Don't Be an Idiot About This Stock

Don't let last year's performance fool you; no one should be looking at today's gutting of Best Buy stock as a buying opportunity.

Jan 16, 2014 at 11:33PM

In this video from Thursday's edition of Investor Beat, host Chris Hill, and Motley Fool analysts Tim Hanson and Morgan Housel, dig deep into the top investing stories from the market today.

Despite being one of the best-performing stocks of 2013, Best Buy (NYSE:BBY) was gutted on the market today, down over 25% after the company announced that the holiday season was both disappointing and "intensely promotional." In the lead story on today's Investor Beat, Tim and Morgan discuss what was behind the 2013 run-up for Best Buy, and just how difficult it will be for the company to continue to compete in the same space with Amazon (NASDAQ:AMZN) and Wal-Mart (NYSE:WMT). They also talk about why they don't see the stock as a value play even after today's fire sale.

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Chris Hill owns shares of Fool contributor Morgan Housel has no position in any stocks mentioned. Tim Hanson has no position in any stocks mentioned. The Motley Fool recommends The Motley Fool owns shares of Try any of our Foolish newsletter services free for 30 days. We Fools may not all hold the same opinions, but we all believe that considering a diverse range of insights makes us better investors. The Motley Fool has a disclosure policy.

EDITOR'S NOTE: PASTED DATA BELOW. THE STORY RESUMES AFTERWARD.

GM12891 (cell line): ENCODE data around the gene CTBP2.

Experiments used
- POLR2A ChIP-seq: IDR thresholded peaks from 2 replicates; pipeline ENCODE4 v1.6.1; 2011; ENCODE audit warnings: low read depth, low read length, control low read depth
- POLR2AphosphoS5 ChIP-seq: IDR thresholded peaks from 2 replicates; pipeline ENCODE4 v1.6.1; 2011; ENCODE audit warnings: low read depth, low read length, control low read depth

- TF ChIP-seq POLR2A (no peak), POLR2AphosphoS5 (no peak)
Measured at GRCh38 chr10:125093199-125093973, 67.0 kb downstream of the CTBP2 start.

A Financial Plan on an Index Card

Keeping it simple.

Aug 7, 2015 at 11:26AM

Two years ago, University of Chicago professor Harold Pollack wrote his entire financial plan on an index card.

It blew up. People loved the idea. Financial advice is often intentionally complicated. Obscurity lets advisors charge higher fees. But the most important parts are painfully simple. Here's how Pollack put it:

The card came out of chat I had regarding what I view as the financial industry's basic dilemma: The best investment advice fits on an index card. A commenter asked for the actual index card. Although I was originally speaking in metaphor, I grabbed a pen and one of my daughter's note cards, scribbled this out in maybe three minutes, snapped a picture with my iPhone, and the rest was history.

More advisors and investors caught onto the idea and started writing their own financial plans on a single index card.

I love the exercise, because it makes you think about what's important and forces you to be succinct.

So, here's my index-card financial plan:


Everything else is details. 

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